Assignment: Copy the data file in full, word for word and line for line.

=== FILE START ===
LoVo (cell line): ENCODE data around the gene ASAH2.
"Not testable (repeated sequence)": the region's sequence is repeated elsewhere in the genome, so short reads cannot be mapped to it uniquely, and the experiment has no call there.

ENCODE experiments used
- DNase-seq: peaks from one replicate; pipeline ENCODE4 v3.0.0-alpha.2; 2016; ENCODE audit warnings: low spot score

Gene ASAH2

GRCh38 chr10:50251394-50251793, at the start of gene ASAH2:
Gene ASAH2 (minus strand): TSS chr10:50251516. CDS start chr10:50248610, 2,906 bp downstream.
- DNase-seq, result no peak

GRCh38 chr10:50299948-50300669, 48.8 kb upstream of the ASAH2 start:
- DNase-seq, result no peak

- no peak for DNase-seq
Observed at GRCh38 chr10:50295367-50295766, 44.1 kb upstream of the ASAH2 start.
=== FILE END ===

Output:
LoVo (cell line): ENCODE data around the gene ASAH2.
"Not testable (repeated sequence)": the region's sequence is repeated elsewhere in the genome, so short reads cannot be mapped to it uniquely, and the experiment has no call there.

ENCODE experiments used
- DNase-seq: peaks from one replicate; pipeline ENCODE4 v3.0.0-alpha.2; 2016; ENCODE audit warnings: low spot score

Gene ASAH2

GRCh38 chr10:50251394-50251793, at the start of gene ASAH2:
Gene ASAH2 (minus strand): TSS chr10:50251516. CDS start chr10:50248610, 2,906 bp downstream.
- DNase-seq, result no peak

GRCh38 chr10:50299948-50300669, 48.8 kb upstream of the ASAH2 start:
- DNase-seq, result no peak

- no peak for DNase-seq
Observed at GRCh38 chr10:50295367-50295766, 44.1 kb upstream of the ASAH2 start.